When my mom’s close friend passed away three months ago, I debated whether or not to take her to the wake. I was exhausted, weather forecasts were terrible, and the journey would include an expensive cab ride to and from the funeral home.
“She’ll never remember it,” another friend said. “I don’t think you should bother.”
Sound advice, I thought, but in the end I didn’t listen to it.
I took her to the funeral home, and the family was overjoyed to see her. She seemed really happy to be there. But the next day, she had no recollection of it. She’d even forgotten that her friend had died.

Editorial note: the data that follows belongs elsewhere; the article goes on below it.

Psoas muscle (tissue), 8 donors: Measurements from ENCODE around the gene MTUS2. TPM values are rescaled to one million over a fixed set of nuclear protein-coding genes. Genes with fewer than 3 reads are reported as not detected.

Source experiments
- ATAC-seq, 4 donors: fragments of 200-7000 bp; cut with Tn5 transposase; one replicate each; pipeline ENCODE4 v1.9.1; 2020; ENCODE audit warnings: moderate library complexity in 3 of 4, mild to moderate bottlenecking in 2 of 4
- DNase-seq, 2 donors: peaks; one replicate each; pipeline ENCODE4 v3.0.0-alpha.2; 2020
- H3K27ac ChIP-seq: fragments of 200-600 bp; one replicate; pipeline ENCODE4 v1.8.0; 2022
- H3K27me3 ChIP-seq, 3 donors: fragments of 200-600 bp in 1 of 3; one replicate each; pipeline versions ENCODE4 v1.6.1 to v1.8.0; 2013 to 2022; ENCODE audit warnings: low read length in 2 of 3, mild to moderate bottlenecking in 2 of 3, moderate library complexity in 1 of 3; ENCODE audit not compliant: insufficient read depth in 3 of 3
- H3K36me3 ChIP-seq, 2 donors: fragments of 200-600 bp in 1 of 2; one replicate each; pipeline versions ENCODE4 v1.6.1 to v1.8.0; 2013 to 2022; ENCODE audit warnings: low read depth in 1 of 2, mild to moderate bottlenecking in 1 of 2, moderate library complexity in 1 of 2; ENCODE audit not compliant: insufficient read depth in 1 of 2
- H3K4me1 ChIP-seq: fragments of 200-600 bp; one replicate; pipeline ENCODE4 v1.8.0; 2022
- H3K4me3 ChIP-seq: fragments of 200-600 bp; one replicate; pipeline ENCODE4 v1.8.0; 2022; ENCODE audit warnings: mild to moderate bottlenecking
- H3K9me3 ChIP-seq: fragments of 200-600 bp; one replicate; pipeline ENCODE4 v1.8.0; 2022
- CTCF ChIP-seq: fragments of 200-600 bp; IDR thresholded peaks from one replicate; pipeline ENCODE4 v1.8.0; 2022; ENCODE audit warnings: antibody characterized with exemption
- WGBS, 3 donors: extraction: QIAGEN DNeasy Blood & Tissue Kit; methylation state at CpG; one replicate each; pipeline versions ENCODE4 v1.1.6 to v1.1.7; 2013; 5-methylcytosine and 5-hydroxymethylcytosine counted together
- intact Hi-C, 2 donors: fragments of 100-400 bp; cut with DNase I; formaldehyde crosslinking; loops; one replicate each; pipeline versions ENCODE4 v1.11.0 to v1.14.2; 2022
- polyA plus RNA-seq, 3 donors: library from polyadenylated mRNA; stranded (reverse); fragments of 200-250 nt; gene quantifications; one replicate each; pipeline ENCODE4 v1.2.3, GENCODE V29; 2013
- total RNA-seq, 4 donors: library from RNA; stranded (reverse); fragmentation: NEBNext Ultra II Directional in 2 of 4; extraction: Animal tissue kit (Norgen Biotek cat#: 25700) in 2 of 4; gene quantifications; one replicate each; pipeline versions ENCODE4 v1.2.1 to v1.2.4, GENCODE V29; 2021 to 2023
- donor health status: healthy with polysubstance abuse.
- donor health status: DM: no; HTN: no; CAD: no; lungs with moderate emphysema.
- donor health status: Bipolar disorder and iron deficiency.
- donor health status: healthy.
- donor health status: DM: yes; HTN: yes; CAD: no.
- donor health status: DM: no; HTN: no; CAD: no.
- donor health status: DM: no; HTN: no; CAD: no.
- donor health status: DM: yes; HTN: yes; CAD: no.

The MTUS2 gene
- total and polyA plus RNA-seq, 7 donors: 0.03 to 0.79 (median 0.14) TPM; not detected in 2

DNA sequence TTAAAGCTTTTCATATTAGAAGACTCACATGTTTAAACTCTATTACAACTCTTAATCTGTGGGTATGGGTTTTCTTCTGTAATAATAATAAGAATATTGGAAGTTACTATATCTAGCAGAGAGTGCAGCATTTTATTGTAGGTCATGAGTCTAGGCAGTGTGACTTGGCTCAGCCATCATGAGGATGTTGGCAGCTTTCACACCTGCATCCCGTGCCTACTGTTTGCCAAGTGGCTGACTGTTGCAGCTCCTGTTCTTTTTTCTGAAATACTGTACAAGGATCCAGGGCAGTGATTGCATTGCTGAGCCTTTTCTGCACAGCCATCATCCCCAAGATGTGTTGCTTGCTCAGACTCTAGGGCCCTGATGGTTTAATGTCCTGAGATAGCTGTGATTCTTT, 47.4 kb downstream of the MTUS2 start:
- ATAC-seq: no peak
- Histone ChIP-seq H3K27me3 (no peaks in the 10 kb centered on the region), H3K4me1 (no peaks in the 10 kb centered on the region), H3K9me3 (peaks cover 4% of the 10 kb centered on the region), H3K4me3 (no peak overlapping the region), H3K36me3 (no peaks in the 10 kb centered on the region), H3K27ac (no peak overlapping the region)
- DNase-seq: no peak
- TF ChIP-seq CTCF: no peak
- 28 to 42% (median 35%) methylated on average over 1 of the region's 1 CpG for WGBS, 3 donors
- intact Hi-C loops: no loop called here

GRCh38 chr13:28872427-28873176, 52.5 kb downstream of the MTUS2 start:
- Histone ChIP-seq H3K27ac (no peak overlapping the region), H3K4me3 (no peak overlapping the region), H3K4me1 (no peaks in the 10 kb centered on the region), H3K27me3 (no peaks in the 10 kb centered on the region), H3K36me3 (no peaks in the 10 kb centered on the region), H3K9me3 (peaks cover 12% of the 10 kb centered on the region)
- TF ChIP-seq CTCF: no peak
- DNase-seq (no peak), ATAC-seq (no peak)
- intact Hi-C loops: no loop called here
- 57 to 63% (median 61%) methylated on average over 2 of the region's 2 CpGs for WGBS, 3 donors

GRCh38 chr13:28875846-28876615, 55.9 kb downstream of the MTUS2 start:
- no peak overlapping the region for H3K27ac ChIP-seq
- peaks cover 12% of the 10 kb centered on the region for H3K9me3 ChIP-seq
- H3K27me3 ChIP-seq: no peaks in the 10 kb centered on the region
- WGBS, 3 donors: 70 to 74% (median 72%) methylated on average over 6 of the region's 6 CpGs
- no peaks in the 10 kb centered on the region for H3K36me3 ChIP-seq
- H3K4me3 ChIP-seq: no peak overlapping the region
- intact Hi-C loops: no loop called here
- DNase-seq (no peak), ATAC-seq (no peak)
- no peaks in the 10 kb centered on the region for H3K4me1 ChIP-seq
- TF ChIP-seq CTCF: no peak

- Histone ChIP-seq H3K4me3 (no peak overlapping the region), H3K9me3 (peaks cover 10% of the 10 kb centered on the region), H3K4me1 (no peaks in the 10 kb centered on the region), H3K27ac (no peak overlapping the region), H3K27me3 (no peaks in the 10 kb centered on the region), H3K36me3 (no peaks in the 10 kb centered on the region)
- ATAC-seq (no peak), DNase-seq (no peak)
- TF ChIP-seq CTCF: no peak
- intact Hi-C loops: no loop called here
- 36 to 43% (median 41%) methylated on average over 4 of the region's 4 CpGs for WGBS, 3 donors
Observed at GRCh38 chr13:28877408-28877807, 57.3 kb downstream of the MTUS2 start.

Still, I’m so glad I took her.
We spend so much energy and time trying to lay down good memories, doing things that may not be much fun in the moment, but that we’ll remember the rest of our lives. We raise our children with lessons and experiences we hope they’ll remember well into adulthood. Memories make us who we are.
But Alzheimer’s is teaching me that memories — like anything in life — can disappear, and so we also have to live in the moment, and for the moment. Because the moment is all we really have.
I’m so glad I didn’t deny my mom the moment of saying goodbye to her friend, even if her memory of it is gone forever.